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  31. David O’Connor. God, Evil, and Design: An Introduction to the Philosophical Issues. Blackwell, 2008. [REVIEW]Logan Paul Gage - 2014 - European Journal for Philosophy of Religion 6 (1):209-215.
  32. Free Will.Timothy O'Connor & Christopher Evan Franklin - 2018 - Stanford Encyclopedia of Philosophy.
    “Free Will” is a philosophical term of art for a particular sort of capacity of rational agents to choose a course of action from among various alternatives. Which sort is the free will sort is what all the fuss is about. (And what a fuss it has been: philosophers have debated this question for over two millenia, and just about every major philosopher has had something to say about it.) Most philosophers suppose that the concept of free will is very (...)
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  33.  28
    Wittgenstein: A Feminist Interpretation.Peg O'Connor - 2006 - Hypatia 21 (3):207-210.
    In this new book, Alessandra Tanesini demonstrates that feminist thought has a lot to offer to the study of Wittgenstein's philosophical work, and that -at the same time-that work can inspire feminist reflection in new directions. In Wittgenstein, Tanesini offers a highly original interpretation of several themes in Wittgenstein's philosophy. She argues that when we look at his work through feminist eyes we discover that he is not primarily concerned with providing solutions to technical problems in the philosophy of mind, (...)
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  34.  41
    Discrimination and Collaboration in Science.Hannah Rubin & Cailin O’Connor - 2018 - Philosophy of Science 85 (3):380-402.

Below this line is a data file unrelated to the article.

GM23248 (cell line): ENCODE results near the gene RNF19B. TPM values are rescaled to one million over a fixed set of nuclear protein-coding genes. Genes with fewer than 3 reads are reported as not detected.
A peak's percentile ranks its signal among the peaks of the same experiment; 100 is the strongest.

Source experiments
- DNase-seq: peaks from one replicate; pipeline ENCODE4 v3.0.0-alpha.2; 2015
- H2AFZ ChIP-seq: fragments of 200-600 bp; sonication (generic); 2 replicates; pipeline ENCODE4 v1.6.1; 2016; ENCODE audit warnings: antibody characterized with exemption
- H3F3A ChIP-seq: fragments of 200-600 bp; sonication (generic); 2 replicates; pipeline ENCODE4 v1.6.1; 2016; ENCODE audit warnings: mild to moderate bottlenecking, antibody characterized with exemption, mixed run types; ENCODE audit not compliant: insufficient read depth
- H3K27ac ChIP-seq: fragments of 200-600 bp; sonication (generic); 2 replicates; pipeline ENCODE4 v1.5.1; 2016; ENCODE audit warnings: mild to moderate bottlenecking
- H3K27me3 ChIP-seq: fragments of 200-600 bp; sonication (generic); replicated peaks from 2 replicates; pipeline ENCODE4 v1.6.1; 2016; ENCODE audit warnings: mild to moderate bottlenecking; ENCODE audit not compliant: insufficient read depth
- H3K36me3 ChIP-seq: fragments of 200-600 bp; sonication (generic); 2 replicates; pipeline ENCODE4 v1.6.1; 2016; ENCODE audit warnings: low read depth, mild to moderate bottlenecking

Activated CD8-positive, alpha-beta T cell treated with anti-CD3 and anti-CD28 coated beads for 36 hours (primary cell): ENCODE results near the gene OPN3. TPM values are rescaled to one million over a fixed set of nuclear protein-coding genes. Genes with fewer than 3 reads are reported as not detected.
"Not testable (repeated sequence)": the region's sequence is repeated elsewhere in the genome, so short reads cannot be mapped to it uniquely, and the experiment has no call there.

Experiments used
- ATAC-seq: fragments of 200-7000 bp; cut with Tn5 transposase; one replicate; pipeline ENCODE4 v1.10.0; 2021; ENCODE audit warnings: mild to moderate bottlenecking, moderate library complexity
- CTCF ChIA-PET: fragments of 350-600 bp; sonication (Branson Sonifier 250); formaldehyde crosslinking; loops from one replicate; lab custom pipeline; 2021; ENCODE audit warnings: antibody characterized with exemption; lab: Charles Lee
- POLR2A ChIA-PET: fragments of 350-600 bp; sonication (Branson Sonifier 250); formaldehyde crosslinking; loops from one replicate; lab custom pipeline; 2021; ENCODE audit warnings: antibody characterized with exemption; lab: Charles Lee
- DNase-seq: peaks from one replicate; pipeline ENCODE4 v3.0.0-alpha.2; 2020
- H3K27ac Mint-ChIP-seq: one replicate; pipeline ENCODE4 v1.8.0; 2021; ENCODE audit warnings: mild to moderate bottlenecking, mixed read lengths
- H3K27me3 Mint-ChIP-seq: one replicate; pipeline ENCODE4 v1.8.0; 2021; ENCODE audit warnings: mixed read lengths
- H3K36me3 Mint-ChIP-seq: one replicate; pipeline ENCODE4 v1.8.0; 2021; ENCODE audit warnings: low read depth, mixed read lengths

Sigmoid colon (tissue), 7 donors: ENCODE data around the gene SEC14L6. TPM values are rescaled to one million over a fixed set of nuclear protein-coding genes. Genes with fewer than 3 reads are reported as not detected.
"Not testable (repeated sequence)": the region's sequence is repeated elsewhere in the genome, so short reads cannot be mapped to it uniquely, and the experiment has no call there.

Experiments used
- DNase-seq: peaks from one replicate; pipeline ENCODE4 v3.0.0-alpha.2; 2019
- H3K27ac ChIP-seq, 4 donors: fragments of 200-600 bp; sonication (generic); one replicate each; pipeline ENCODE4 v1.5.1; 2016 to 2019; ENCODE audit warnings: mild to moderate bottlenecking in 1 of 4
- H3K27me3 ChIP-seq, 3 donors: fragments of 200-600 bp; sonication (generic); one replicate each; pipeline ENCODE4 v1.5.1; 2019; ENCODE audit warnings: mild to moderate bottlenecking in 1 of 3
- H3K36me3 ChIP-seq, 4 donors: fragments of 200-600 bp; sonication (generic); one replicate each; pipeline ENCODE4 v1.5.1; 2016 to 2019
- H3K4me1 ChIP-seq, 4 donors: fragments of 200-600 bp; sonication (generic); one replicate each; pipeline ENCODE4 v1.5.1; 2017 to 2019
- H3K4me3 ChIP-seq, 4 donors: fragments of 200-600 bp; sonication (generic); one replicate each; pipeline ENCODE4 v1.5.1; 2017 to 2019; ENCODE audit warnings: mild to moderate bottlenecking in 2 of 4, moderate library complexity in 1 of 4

We use game theoretic models to take an in-depth look at the dynamics of discrimination and academic collaboration. We find that in collaboration networks, small minority groups may be more likely to end up being discriminated against while collaborating. We also find that discrimination can lead members of different social groups to mostly collaborate with in-group members, decreasing the effective diversity of the social network. Drawing on previous work, we discuss how decreases in the diversity of scientific collaborations might negatively (...)
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  35.  25
    Conformity in Scientific Networks.James Owen Weatherall & Cailin O’Connor - 2018 - Synthese:1-22.
    Scientists are generally subject to social pressures, including pressures to conform with others in their communities, that affect achievement of their epistemic goals. Here we analyze a network epistemology model in which agents, all else being equal, prefer to take actions that conform with those of their neighbors. This preference for conformity interacts with the agents’ beliefs about which of two possible actions yields the better result. We find a range of possible outcomes, including stable polarization in belief and action. (...)
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  36.  5
    Adorno.Brian O'Connor & Soner Soysal - 2012 - İstanbul, Turkey: Alfa Yayınları.